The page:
Wednesday, August 12, 2015
Longhi's adds dozens of new dishes
Lobster served over creamy gnocchi is among a couple dozen new dishes on the menu at Longhi’s.
BY NADINE KAM
Longhi’s is celebrating its 12th year on Oahu with a refreshed menu, adding a couple dozen new dishes that have passed several blind taste tests with owner Charlie Longhi and staffers, to arrive at a vast range of crowd pleasers.
The refresh precedes what will be the biggest retail event in recent years when Ala Moana Center opens its new Ewa Wing in November.
Longhi said he anticipates a lot of traffic coming through the West end of the mall and he wants to be prepared with a taste tempters to draw a crowd.
Both lunch and dinner menus have new additions, including two variations of the loco moco. By day, the loco moco features a prime beef patty ($18 breakfast and lunch). In the evening, an and “Italian” version of the local classic features 5 ounces of filet mignon, caramelized onions and peppercorn demi-glace over mushroom risotto, at $36.
One of my favorite dishes off the new menu is a simple yet decadent dinnertime side dish of Sicilian cauliflower ($8) rolled in breadcrumbs, crisp-fried and served with browned butter and garlic, capers and chili peppers.
Another highlight is a rich Maine lobster gnocchi ($36) with a lobster stock-sage-butter sauce.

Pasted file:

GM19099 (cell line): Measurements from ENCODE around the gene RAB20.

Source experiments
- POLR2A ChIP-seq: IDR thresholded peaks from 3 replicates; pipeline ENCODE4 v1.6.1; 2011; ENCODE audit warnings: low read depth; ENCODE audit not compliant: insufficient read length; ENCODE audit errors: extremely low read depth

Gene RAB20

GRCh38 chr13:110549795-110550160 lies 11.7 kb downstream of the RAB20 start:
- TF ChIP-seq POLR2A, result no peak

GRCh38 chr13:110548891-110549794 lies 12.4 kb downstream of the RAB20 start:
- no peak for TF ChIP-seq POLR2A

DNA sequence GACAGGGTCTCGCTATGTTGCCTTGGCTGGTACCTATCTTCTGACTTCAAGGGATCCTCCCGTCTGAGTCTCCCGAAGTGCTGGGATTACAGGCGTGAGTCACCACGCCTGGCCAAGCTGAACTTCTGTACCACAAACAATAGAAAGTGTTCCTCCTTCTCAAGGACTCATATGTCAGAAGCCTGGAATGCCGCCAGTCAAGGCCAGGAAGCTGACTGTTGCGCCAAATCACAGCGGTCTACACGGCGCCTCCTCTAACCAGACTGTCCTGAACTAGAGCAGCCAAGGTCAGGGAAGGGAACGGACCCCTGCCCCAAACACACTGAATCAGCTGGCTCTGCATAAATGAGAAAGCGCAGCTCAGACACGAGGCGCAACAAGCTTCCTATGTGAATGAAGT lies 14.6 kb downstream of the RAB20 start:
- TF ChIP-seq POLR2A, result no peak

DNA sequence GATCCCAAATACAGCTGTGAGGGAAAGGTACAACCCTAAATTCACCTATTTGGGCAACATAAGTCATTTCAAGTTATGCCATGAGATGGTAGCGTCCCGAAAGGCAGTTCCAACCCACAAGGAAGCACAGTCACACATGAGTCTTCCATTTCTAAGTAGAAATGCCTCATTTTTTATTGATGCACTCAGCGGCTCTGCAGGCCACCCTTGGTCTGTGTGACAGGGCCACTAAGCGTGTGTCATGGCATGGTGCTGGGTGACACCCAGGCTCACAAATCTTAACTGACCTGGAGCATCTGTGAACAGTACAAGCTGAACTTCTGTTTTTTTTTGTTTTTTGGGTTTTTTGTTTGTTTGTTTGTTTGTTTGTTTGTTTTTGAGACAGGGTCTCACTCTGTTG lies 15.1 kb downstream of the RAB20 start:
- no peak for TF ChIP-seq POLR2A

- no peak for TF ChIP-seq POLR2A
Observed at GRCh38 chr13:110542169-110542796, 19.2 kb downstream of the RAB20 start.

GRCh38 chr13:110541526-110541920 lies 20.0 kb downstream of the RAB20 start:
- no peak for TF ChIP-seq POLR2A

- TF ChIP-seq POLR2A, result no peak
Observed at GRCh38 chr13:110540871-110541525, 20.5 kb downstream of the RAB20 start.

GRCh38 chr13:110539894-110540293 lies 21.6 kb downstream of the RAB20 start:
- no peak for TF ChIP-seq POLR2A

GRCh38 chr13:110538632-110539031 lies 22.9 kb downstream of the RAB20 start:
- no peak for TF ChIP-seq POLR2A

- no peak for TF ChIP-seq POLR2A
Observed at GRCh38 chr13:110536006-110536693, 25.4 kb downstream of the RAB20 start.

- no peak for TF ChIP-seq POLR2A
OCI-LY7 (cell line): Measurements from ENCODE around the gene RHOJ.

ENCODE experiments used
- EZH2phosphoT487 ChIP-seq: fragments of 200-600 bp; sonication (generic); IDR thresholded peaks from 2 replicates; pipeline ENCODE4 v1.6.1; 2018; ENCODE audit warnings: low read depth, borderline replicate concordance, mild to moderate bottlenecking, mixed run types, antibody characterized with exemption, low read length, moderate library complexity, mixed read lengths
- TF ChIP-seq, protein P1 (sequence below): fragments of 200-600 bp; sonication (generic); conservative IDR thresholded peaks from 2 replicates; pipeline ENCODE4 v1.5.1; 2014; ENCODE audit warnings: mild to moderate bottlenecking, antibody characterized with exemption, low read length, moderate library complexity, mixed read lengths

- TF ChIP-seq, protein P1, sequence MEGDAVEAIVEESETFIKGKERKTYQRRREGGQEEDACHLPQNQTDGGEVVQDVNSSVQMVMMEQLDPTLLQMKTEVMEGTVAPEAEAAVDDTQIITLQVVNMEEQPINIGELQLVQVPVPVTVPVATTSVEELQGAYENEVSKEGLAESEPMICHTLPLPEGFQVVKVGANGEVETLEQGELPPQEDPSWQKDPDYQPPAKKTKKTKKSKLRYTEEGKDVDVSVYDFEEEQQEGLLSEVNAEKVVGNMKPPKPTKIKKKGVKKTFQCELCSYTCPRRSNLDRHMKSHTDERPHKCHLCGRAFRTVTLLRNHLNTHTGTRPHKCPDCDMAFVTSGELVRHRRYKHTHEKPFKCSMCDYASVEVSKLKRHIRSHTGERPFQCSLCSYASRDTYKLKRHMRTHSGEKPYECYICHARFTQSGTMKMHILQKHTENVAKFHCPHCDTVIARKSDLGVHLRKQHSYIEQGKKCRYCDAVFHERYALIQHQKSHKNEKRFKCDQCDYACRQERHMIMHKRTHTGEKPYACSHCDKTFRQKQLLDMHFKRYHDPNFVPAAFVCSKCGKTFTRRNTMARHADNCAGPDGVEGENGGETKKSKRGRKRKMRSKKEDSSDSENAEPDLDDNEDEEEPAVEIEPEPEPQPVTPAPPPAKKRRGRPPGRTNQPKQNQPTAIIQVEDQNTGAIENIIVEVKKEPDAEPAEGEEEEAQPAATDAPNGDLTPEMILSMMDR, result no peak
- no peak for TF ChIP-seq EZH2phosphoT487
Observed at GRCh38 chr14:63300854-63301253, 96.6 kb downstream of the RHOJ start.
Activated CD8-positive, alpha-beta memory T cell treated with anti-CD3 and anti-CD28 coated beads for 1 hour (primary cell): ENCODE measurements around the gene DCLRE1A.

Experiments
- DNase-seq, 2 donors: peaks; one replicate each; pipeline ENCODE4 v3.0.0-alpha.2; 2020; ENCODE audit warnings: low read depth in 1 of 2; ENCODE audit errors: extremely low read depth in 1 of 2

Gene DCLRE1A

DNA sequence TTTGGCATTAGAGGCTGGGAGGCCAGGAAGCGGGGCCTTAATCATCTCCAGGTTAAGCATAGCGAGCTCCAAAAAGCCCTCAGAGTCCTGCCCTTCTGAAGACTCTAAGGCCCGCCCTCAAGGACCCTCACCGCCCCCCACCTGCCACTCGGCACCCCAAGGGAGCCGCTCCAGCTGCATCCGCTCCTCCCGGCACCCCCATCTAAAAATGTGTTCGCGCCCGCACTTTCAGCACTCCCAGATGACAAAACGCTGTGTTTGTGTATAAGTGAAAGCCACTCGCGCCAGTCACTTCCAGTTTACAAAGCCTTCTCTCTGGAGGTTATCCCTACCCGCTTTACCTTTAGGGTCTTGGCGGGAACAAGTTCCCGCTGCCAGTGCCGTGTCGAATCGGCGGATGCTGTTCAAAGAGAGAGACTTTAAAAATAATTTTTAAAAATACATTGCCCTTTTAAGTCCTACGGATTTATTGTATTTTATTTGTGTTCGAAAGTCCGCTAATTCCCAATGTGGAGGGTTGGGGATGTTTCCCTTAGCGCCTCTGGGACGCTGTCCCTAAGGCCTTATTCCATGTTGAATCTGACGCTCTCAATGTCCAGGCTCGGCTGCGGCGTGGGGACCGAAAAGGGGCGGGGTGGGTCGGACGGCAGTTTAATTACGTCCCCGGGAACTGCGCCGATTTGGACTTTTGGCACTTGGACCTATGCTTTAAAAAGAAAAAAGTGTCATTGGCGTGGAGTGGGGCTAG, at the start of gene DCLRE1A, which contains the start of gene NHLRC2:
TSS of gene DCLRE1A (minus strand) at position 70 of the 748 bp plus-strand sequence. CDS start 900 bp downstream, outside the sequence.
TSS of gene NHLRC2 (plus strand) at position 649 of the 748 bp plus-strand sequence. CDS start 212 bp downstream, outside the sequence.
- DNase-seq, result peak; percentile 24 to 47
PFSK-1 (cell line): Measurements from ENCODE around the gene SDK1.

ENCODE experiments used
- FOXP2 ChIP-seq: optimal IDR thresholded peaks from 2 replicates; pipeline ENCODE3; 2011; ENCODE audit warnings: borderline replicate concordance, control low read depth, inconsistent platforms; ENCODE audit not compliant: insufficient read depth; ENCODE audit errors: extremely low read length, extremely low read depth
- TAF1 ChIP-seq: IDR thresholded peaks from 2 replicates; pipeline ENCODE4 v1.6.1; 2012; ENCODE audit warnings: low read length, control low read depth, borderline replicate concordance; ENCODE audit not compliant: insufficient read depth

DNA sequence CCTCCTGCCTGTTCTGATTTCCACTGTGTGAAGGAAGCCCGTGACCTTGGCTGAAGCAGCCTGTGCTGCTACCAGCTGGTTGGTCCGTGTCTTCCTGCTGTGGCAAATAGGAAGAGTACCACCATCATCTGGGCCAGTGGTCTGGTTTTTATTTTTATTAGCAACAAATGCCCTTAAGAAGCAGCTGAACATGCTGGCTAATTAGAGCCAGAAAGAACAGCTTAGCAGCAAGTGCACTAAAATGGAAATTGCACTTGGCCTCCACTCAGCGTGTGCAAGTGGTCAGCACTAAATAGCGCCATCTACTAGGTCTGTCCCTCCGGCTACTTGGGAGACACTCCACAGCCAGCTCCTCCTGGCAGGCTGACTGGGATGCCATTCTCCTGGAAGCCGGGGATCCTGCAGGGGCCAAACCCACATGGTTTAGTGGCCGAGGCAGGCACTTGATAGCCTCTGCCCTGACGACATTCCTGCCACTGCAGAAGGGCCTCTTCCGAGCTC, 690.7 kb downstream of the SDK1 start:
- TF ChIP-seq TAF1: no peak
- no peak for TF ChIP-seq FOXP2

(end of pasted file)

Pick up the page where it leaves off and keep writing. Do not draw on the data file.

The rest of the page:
Though entrée prices may sound steep, Longhi said that in his household, dining was always done family style, and he welcomes that. With a few side dishes and shared entrée, dining for two can be quite reasonable, and satisfying.
Finish with dessert of tiramisu pancakes ($16), the griddle cakes standing in for ladyfingers that often tend to be soggy. That’s not the case here, as the pancakes hold up well to the weight of espresso Kahlua mascarpone and chocolate sauce. Yum!
Longhi’s is a family affair, with the first restaurant opened by Charlie’s father Bob in Lahaina in 1976, when Maui was a culinary desert and friends thought he was crazy for doing so.
“He couldn’t get anything fresh on Maui so he went to farmers and asked them to grow tomatoes,” Charlie said.
To give you a better idea of how pioneering he was, all these things we take for granted today were not really being done on Oahu until 15 years later, in the early 1990s, when chefs like Roy Yamaguchi, Roger Dikon, Sam Choy, George Mavrothalassitis and Philippe Padovani banded together with like-minded neighbor island chefs to form the Hawaii Regional Cuisine movement, partnering with farmers to grow produce they wanted to put on their tables.
Longhi’s is at Ala Moana Center. Valet parking entrance on Ala Moana Boulevard. Call (808) 947-9899.
Nadine Kam is Style Editor and staff restaurant critic at the Honolulu Star-Advertiser; her coverage is in print on Wednesdays and Thursdays. Contact her via email at email@example.com and follow her on Twitter, Instagram and Rebel Mouse.
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